Wednesday, August 08, 2007

The Secret to Happiness at Your Job: Know Thyself

Are you happy at your work? According to Kathryn Britton, it might be because you aren't using your strengths at work to their fullest. She writes that when you do work that utilizes your strengths, you're happier while doing tasks that require use of where we are weaker drains us.

"Strengths come from talent combined with knowledge gained from study and skill gained from practice… You are the best judge of what your strengths are because you experience yourself working. When you use strengths, you feel invigorated. When you use weaknesses, you feel drained. You look forward to activities that use your strengths and dread ones that use your weaknesses. You are more likely to be successful and to feel satisfied after using your strengths than after doing something that uses weaknesses."

She cites a few online tests that can help you find out what exactly your strengths are.

"Once you have your strength and weakness statements, work to change your job or
your life at home incrementally. Each week make plans to increase the time you spend doing activities that use your strengths and decrease the time spent on activities that use your weaknesses. Plan just a few changes to your schedule each week. Build on the changes you made last week. Swap tasks with another person if you can reach a better strengths alignment for both of you."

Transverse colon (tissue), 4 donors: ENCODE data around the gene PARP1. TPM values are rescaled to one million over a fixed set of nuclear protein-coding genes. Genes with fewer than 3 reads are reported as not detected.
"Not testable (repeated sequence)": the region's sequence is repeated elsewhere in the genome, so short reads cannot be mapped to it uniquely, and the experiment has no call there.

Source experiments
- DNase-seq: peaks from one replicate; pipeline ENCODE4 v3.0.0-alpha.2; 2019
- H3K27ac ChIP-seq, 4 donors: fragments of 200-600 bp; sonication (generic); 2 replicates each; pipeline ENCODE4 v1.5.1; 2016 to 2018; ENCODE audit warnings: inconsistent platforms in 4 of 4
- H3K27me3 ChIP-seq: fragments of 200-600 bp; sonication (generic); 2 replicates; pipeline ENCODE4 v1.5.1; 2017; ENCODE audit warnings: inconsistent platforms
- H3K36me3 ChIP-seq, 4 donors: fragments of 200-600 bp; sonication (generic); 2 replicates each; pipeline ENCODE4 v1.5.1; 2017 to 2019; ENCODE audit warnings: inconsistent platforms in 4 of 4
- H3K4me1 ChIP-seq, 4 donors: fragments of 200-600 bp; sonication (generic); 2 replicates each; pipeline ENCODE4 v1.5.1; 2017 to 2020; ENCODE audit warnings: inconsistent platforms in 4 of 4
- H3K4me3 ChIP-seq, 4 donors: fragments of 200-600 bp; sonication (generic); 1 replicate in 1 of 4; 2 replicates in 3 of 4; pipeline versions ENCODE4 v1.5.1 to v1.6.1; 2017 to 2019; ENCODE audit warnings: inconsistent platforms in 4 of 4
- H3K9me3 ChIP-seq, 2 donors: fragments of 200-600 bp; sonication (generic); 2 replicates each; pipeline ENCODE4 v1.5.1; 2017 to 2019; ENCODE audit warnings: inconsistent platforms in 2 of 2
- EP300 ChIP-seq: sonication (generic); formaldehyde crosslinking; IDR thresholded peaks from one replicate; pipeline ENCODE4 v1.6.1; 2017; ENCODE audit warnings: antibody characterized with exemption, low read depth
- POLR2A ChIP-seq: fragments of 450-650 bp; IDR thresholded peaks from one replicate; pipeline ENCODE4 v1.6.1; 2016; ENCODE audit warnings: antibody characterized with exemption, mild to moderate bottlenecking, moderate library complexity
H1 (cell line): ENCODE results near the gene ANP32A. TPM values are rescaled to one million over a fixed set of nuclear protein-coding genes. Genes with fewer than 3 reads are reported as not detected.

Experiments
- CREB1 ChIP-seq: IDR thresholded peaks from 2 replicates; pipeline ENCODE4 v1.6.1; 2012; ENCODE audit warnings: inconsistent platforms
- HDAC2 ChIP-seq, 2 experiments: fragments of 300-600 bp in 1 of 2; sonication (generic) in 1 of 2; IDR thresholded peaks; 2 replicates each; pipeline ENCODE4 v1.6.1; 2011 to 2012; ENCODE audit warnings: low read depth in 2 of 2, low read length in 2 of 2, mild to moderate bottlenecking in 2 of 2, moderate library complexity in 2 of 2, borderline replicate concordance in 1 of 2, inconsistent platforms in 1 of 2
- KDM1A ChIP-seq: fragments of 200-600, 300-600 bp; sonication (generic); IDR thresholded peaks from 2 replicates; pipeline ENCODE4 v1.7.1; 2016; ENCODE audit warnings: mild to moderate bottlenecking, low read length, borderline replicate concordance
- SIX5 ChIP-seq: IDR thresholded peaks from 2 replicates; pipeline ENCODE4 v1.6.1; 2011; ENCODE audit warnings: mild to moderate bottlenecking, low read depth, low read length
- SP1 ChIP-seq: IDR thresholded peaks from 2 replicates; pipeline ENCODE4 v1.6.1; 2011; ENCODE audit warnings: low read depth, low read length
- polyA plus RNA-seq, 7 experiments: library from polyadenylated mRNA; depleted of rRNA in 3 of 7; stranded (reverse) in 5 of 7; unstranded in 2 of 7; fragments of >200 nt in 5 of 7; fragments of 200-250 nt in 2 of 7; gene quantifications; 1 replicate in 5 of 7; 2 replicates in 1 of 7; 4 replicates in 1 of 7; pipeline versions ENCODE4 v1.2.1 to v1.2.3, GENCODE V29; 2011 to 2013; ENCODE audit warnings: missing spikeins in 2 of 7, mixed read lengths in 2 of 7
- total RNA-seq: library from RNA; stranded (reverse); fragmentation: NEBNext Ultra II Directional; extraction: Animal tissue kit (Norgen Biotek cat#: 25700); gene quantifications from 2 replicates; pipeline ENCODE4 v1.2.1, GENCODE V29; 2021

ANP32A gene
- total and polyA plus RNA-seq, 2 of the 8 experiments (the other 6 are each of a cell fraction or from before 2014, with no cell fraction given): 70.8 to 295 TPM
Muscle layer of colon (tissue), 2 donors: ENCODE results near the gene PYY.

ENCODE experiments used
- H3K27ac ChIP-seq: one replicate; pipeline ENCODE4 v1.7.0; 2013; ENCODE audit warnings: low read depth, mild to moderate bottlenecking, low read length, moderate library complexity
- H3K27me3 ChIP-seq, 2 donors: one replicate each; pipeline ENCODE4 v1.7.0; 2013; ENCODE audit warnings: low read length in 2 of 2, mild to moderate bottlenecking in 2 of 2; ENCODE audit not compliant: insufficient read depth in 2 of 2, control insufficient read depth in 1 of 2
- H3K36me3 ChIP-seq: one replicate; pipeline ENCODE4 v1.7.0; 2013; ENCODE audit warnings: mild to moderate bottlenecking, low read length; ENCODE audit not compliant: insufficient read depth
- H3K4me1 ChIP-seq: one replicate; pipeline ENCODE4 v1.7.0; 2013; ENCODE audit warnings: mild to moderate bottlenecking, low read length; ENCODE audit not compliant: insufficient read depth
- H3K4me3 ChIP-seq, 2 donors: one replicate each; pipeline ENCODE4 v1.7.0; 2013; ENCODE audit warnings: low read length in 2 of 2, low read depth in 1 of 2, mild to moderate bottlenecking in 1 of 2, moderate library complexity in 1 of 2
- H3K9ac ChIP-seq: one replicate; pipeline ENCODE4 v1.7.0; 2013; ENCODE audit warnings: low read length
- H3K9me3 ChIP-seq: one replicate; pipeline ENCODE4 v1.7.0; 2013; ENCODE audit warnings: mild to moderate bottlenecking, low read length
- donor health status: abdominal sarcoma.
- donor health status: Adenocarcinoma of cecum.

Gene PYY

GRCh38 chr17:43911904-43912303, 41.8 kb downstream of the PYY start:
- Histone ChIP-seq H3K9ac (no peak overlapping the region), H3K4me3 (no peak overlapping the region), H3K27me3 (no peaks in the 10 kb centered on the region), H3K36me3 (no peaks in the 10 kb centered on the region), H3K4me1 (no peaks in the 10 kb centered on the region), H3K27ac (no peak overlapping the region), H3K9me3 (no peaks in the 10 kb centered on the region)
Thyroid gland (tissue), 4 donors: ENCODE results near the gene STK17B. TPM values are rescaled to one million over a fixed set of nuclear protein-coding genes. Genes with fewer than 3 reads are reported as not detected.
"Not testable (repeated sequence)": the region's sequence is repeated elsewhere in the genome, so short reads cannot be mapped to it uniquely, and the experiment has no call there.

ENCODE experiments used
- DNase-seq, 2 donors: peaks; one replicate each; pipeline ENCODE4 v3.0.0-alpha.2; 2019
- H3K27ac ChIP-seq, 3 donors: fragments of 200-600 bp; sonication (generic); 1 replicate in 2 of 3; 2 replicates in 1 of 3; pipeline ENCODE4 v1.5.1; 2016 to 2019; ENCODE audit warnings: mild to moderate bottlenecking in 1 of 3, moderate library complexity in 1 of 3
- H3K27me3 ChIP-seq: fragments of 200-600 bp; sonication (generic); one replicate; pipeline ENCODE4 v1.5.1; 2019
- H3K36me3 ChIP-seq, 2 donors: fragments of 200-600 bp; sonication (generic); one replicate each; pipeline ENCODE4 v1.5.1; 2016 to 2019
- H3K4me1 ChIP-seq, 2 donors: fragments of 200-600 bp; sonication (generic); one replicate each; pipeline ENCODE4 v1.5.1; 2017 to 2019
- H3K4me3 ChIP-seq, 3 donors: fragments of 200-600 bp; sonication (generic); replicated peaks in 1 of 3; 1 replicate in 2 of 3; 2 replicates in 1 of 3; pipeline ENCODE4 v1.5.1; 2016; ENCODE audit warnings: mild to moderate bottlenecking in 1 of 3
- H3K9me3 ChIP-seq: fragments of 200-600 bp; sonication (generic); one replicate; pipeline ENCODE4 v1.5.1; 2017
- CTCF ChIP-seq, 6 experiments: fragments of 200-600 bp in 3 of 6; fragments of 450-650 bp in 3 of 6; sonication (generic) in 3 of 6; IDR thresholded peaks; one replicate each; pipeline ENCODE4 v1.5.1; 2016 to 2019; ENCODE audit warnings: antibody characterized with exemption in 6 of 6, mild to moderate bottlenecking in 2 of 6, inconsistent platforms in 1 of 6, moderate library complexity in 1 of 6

Essentially, knowing yourself will help you to not only succeed but be happier in what you do. Makes sense. If you enjoy what you do and have confidence that you will do it well, you'll be more likely to tackle tasks, take on projects, etc. Reading this, you may even realize that your current career or job is not even closely aligned to your strengths! Maybe that's why you're dreading work everyday?

I would agree that we need to find fulfilling work that utilizes our strengths for the majority of the time. But I also think that completely closing out our weaknesses and refusing to do anything that makes us uncomfortable will make us miss out on opportunities for growth. You might surprise yourself and you'll feel all the more accomplished having conquered that task.

Read Kathryn's full article here.

(Hat tip.)

Posted by Rosie Reilman.

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